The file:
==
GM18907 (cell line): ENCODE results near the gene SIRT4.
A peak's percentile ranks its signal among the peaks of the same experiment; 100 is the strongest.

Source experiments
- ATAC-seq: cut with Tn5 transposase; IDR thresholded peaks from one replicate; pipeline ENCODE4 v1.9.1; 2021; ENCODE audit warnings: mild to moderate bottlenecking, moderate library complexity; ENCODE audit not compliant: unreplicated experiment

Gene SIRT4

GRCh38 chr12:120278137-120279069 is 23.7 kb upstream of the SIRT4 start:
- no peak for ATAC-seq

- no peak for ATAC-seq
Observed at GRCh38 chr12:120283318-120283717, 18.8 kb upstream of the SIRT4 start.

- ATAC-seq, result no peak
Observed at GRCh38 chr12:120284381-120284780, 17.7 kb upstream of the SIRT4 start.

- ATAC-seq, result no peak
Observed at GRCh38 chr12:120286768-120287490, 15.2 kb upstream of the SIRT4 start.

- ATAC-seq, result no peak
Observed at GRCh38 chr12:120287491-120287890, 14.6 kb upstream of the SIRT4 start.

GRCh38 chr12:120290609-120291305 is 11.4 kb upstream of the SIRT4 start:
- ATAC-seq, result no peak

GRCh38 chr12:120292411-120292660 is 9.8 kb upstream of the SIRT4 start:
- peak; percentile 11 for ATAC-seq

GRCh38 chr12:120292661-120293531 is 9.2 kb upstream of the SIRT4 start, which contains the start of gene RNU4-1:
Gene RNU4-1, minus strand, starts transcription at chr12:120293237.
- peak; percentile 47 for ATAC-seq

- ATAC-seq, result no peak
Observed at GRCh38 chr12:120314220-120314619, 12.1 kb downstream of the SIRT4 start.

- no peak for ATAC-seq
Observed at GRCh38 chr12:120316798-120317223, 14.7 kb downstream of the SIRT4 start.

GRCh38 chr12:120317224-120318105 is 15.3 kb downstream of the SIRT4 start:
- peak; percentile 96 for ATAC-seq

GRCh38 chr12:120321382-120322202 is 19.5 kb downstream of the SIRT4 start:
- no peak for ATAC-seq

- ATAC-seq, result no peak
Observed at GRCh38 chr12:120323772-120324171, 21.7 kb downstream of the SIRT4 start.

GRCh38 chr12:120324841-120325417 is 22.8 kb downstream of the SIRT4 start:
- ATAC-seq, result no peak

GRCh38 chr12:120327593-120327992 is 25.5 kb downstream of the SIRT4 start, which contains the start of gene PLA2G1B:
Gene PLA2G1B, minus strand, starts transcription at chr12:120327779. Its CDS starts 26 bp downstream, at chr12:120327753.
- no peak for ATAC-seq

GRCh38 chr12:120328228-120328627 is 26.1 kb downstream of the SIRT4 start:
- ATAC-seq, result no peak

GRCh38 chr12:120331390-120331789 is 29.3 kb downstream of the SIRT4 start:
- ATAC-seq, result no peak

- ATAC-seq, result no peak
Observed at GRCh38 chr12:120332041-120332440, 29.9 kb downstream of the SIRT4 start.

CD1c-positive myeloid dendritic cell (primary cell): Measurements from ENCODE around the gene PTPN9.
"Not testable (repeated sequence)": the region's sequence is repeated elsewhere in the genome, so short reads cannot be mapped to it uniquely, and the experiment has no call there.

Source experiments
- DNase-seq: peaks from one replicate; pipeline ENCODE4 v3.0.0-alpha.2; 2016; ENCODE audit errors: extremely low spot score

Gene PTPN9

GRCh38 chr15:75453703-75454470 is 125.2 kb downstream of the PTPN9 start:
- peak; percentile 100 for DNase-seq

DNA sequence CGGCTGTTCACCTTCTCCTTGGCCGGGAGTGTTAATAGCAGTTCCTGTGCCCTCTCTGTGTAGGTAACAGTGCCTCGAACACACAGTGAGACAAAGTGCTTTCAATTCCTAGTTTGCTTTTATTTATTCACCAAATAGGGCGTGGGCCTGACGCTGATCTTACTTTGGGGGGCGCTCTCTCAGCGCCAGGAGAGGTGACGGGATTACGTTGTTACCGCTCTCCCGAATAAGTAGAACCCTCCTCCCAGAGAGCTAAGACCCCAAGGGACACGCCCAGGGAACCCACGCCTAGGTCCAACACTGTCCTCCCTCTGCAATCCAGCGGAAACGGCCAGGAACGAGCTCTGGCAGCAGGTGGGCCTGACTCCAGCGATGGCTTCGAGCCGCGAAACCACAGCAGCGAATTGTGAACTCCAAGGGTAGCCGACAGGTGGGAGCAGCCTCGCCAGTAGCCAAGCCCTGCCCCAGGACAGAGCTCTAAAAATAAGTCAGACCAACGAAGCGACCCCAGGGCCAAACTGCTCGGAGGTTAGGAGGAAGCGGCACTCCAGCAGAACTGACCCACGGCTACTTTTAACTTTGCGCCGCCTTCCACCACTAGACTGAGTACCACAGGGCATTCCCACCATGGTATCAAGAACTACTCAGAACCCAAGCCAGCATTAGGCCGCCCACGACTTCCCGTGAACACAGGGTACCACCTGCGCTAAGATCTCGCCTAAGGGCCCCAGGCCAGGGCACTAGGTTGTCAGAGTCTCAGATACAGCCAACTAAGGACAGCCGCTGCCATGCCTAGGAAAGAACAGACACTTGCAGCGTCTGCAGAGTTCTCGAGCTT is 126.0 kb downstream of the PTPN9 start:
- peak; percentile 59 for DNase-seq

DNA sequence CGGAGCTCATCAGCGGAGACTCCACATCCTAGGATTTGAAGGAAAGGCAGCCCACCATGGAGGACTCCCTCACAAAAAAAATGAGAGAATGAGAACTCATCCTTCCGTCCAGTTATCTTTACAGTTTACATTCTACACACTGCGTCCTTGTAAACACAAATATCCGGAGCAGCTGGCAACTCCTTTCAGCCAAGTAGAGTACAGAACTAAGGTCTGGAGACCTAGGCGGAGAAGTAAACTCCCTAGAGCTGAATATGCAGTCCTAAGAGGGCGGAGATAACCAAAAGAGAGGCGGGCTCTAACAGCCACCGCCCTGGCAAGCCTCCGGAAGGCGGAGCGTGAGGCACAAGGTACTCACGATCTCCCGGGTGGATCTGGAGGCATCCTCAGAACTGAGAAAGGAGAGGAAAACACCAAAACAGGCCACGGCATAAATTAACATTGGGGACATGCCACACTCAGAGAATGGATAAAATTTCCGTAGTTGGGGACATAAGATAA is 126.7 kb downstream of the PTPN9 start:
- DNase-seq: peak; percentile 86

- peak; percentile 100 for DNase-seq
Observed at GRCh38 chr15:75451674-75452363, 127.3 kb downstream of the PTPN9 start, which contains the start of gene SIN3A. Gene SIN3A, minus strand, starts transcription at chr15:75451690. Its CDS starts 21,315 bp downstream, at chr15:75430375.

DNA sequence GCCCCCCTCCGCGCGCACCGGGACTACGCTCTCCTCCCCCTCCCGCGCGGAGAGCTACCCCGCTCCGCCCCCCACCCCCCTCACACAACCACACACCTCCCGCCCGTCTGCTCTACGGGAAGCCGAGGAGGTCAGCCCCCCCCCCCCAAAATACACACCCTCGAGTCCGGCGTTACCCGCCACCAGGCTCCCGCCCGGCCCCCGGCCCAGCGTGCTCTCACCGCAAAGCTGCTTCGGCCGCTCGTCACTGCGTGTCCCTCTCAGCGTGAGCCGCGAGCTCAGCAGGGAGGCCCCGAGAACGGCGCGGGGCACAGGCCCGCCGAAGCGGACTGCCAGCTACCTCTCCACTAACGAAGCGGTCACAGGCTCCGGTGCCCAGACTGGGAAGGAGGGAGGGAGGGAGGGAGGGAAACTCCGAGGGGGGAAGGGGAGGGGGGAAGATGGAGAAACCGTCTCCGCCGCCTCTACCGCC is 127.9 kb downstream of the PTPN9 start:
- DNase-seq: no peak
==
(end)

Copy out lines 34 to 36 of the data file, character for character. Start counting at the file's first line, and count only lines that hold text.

- ATAC-seq, result no peak

GRCh38 chr12:120327593-120327992 is 25.5 kb downstream of the SIRT4 start, which contains the start of gene PLA2G1B:
Gene PLA2G1B, minus strand, starts transcription at chr12:120327779. Its CDS starts 26 bp downstream, at chr12:120327753.